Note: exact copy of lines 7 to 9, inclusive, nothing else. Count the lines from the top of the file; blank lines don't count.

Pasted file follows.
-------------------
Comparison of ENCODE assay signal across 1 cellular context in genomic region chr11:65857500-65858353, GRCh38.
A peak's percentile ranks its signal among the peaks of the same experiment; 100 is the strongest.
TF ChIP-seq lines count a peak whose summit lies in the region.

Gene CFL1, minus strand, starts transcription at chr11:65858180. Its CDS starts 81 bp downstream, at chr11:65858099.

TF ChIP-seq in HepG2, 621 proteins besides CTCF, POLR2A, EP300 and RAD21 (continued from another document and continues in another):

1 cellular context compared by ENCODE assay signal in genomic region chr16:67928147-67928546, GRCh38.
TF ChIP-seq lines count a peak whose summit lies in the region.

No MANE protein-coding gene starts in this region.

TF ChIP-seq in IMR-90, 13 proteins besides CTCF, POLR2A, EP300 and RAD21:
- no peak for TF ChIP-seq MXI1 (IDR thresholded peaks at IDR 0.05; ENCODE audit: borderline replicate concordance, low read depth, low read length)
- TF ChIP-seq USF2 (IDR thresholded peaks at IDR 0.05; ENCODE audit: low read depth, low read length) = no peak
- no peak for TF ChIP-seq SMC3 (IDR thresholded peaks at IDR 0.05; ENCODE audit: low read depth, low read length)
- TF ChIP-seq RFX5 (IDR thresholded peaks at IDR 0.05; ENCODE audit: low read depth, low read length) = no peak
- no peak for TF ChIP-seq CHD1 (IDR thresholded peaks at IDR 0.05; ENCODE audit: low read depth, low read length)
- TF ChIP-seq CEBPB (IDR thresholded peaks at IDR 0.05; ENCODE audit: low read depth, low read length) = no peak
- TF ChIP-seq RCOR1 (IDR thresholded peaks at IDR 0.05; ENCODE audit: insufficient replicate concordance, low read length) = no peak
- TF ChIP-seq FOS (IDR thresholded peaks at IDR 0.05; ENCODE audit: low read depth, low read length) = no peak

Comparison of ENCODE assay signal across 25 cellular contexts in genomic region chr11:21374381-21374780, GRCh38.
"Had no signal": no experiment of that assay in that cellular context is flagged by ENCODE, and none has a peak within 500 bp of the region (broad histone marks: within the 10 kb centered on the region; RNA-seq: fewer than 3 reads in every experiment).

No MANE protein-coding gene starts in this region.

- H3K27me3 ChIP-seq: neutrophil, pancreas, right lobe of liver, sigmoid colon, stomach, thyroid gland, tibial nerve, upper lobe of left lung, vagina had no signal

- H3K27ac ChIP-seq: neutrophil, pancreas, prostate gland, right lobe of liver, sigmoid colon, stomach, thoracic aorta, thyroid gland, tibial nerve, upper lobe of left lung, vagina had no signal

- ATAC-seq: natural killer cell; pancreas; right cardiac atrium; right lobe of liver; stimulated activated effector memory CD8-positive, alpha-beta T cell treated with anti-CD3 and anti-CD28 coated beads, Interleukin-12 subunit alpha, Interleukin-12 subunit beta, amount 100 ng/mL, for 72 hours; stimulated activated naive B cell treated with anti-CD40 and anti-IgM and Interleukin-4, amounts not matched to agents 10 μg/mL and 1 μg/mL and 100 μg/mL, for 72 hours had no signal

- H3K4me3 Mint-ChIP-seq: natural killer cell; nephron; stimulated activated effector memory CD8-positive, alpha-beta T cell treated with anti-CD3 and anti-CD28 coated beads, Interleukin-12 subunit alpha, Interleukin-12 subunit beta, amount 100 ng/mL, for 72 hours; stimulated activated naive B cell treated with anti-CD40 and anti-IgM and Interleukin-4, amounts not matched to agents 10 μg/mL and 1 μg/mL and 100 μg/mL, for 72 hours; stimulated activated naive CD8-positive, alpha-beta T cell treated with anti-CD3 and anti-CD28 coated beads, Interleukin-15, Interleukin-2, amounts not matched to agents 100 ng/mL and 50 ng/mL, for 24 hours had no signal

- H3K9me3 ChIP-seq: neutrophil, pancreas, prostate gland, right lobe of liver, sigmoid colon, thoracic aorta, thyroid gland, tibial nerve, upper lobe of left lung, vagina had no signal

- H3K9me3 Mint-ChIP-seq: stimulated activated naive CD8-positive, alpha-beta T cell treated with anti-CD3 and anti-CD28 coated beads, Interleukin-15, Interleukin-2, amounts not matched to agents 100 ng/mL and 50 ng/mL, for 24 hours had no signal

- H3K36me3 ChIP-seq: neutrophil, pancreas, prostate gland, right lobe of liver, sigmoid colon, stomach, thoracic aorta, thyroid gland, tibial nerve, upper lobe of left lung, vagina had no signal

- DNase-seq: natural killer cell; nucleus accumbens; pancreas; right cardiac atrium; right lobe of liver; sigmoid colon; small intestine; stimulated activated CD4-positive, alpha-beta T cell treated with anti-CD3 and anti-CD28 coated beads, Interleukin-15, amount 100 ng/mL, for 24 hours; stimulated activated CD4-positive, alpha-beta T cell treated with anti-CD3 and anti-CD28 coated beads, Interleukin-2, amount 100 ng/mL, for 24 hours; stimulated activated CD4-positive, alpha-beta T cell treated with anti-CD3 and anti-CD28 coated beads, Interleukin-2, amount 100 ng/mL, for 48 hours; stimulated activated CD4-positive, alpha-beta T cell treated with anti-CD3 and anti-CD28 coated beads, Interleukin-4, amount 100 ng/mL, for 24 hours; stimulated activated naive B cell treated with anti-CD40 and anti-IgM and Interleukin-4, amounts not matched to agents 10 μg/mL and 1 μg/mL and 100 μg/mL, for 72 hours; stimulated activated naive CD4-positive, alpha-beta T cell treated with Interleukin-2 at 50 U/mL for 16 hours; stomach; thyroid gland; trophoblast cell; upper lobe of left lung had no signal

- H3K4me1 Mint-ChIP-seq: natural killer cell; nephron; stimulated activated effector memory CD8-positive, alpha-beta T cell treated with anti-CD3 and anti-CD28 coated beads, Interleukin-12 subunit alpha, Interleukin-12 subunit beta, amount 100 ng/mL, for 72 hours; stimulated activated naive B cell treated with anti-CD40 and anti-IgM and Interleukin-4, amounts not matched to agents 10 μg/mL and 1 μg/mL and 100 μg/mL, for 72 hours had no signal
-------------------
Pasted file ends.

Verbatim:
TF ChIP-seq lines count a peak whose summit lies in the region.

No MANE protein-coding gene starts in this region.

TF ChIP-seq in IMR-90, 13 proteins besides CTCF, POLR2A, EP300 and RAD21: